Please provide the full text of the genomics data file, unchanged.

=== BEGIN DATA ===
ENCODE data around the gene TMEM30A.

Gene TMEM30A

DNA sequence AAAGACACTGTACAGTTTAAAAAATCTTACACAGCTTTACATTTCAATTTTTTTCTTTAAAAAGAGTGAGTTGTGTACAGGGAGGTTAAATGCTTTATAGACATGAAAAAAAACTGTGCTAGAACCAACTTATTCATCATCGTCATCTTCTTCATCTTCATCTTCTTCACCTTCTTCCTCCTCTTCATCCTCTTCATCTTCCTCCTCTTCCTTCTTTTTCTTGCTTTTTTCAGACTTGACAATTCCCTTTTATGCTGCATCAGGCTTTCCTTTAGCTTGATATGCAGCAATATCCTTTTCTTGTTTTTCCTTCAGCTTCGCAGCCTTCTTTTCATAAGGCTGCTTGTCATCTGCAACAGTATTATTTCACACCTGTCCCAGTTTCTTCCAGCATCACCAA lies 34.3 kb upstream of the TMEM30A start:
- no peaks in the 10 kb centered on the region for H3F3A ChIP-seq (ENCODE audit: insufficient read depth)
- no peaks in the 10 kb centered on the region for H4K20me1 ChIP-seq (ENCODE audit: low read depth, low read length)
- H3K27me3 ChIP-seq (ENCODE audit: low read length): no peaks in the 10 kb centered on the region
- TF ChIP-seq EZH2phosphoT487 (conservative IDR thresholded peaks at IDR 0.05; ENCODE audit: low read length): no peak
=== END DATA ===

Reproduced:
ENCODE data around the gene TMEM30A.

Gene TMEM30A

DNA sequence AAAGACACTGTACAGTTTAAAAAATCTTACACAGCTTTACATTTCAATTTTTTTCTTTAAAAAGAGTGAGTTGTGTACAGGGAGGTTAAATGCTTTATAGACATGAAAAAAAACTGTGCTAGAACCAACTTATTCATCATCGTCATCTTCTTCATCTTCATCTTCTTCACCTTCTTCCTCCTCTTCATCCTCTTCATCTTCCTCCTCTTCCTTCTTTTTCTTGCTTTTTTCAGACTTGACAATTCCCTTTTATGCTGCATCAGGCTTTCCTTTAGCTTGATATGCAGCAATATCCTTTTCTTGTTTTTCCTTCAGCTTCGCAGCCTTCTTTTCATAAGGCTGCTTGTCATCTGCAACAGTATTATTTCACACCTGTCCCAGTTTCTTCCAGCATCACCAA lies 34.3 kb upstream of the TMEM30A start:
- no peaks in the 10 kb centered on the region for H3F3A ChIP-seq (ENCODE audit: insufficient read depth)
- no peaks in the 10 kb centered on the region for H4K20me1 ChIP-seq (ENCODE audit: low read depth, low read length)
- H3K27me3 ChIP-seq (ENCODE audit: low read length): no peaks in the 10 kb centered on the region
- TF ChIP-seq EZH2phosphoT487 (conservative IDR thresholded peaks at IDR 0.05; ENCODE audit: low read length): no peak